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Issue 18, 1999

The Ottoman Riviera

£8.00 / $10.33 / €9.49
($/€ approx)

Patricia Daunt discovers the colourful past of Ratip Efendi’s Yeniköy yalı, once the playground of 1950s café society on the Turkish Riviera. We discover a Turkish garden in the Cambridge Fens, go sailing with heroes braving the Danube, and sail with hedonists drifting along the Carian shore. All the while feasting on vine leaves, the perfect wrap


  • Some Enchanted Evenings

    In the 1950s, a palely beautiful summerhouse on the Bosphorus made tbe perfect playground for the cream of café society. Now its luminous, airy rooms, emptied of fuss and colour, reveal their natural beauty. Patricia Daunt uncovers the colourful past of Ratip Efendi’s yali.

  • Seven gardens for seven heavens

    A Turkish-inspired garden on the Cambridge Fens. Two Turkish passions meet in John Drake’s beautiful garden: a love of symmetry and an abundance of wild flowers. Here the garden historian acknowledges his debt to the Turkish ideal of paradise on earth.
    SPECIAL OFFER: order five beautiful garden-themed issues, including this one, for only £80. List price £122

  • The Grand Parade

    When Ottoman sultans wanted to outshine European monarchs by the end of the sixteenth century they were choosing elaborate entertainments as their ammunition rather than solemn victory processions. In the second article in her series on East-West rivalry, Christine Thomson focuses on the Istanbul festivities of 1582, a spectacular street party lasting almost two months.

  • A Hard Day’s Sailing

    Some take the hard dusty route to the Mediterranean’s ancient sites. Christian Tyler approached them the hedonist’s way: cruising on a gulet along some of the most breathtaking coastline in the world.

  • Whistling Down the Wind

    Two isolated villages share an Ancient way of communicating across mountainous ravines. Andriëtte Stathi-Schoorel captures the last echoes in Greece and Turkey In Kuşköy (Bird Village), in the Eastern Black Sea Mountains, the ancient art of whistling is still taught to schoolchildren. It is in these very mountains, south of Trabzon, that Xenophon came upon a similar use of whistling nearly 2500 years ago. Only five communities in the world are known to share the ability to whistle their speech.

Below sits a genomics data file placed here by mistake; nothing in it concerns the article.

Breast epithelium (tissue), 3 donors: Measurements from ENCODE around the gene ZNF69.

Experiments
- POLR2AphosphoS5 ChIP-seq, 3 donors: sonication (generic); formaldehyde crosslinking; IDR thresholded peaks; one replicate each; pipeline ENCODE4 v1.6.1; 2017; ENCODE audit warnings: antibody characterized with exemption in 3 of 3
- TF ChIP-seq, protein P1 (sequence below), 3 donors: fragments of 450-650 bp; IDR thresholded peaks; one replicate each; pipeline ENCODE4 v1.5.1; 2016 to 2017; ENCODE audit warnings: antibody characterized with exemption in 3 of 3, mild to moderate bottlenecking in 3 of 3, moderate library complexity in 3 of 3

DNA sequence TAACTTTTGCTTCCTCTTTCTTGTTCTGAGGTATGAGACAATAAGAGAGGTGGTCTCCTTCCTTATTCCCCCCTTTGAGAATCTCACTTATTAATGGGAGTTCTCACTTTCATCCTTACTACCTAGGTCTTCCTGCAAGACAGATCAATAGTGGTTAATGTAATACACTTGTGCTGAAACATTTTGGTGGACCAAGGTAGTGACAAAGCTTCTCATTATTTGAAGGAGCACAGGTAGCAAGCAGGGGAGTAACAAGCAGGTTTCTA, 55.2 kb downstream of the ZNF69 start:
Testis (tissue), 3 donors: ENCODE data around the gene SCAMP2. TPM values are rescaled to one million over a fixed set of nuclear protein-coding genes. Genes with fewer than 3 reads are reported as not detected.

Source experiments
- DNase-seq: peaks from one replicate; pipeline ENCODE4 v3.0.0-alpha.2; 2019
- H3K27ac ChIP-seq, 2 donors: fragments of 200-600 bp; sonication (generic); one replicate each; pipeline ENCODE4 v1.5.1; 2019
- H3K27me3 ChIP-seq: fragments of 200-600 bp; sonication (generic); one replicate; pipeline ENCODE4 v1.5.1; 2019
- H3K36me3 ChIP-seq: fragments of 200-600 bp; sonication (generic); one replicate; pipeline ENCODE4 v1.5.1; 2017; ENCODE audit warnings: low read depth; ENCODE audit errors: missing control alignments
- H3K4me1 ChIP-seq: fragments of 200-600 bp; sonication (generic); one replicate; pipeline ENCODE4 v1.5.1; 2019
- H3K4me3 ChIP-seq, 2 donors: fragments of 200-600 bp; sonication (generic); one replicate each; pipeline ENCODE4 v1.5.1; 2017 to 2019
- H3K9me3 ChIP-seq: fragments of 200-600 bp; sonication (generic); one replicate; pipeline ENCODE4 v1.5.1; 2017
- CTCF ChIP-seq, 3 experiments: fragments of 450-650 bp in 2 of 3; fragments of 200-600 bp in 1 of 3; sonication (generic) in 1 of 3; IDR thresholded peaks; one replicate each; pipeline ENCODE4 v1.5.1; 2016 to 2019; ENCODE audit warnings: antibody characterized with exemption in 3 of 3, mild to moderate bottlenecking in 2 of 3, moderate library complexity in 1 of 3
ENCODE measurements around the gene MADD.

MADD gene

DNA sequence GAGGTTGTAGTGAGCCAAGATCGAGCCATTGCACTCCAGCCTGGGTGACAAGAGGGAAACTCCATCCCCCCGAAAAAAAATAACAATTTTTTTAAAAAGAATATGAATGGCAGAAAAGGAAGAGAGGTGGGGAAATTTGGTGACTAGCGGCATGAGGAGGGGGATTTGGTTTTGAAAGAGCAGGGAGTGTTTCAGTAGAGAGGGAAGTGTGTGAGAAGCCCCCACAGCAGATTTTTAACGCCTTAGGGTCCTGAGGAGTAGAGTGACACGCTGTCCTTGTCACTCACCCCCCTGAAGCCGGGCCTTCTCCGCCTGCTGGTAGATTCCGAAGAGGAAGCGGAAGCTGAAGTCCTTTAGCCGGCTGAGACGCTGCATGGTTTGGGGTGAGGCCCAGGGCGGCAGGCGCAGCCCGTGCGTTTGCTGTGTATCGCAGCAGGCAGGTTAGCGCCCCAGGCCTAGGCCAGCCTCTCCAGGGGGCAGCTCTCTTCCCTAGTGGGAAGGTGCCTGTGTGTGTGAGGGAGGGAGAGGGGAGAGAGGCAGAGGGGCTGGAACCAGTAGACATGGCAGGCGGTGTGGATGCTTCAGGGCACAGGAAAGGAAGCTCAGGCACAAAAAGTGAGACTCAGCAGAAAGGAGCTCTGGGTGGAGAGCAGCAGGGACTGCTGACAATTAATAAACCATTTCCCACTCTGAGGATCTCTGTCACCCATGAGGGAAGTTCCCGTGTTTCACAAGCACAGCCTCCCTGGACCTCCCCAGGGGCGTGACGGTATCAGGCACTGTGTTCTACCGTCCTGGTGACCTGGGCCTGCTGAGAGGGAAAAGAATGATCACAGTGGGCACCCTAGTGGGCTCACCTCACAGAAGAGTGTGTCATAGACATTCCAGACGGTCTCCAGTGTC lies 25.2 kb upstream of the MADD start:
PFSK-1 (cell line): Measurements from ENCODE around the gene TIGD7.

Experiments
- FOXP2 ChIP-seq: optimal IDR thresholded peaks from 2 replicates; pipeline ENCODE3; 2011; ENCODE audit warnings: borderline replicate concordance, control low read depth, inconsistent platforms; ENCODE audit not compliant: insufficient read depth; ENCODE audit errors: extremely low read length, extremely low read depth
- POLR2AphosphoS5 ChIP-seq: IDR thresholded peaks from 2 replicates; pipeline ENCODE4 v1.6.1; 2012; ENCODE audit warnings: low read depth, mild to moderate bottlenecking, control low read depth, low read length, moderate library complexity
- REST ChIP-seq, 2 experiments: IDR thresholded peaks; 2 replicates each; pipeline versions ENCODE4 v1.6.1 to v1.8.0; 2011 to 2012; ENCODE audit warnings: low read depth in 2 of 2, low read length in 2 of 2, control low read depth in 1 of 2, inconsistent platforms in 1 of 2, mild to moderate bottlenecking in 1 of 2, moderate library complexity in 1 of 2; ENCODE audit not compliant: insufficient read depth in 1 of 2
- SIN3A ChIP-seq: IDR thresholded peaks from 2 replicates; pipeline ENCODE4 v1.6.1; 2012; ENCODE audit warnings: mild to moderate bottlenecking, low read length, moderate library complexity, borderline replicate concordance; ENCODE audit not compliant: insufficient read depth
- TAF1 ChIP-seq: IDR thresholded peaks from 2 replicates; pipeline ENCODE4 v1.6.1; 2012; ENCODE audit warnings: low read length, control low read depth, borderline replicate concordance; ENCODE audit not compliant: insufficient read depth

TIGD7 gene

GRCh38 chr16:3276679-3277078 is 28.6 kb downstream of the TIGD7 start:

• A Vine Romance

    For thousands of years man has enjoyed the succelence of the grape. But the fruit is not its only gift.
    More cookery features

  • Relative Values

    One hundred and ninety years after the young Charlton Whittall first opened for business in Izmir, the members of this great dynasty are dispersed throughout the world. In June 359 descendants gathered at a reunion in London to celebrate the one thing that still inspires them all: their memories of life in Turkey.

  • Carpet Clues

    An Egyptian rubbish heap reveals its buried treasure, mysterious birds deceive the eye, and Chinese clouds have silver linings. Philippa Scott continues her guide to the world of rug collecting

Inside the issue


  1. A Vine Romance
    Cooking with vine leaves, by Berrin Torolsan
    [available online]


  1. Connoisseur
    London and Paris salerooms and exhibitions,
    by Philippa Scott
  2. Heart of Glass
    Artisan glass-makers, by Elizabeth Meath Baker
  3. Village Voices
    Springtime in Dereköy, by Azize Ethem
  4. Counterpoint
    A Feast for the Ears, by Aisling Fallon;
    The Wine Revolution, by Umut Ülkümen;
    Eating Out, by Andrew Finkel

Book Reviews

  1. Georgia on my Mind
    Storm Over the Caucasus,
    by Charles van der Leeuw.
    Georgia: In the Mountains of Poetry,
    by Peter Naysmith.
    Reviewed by Antony Wynn
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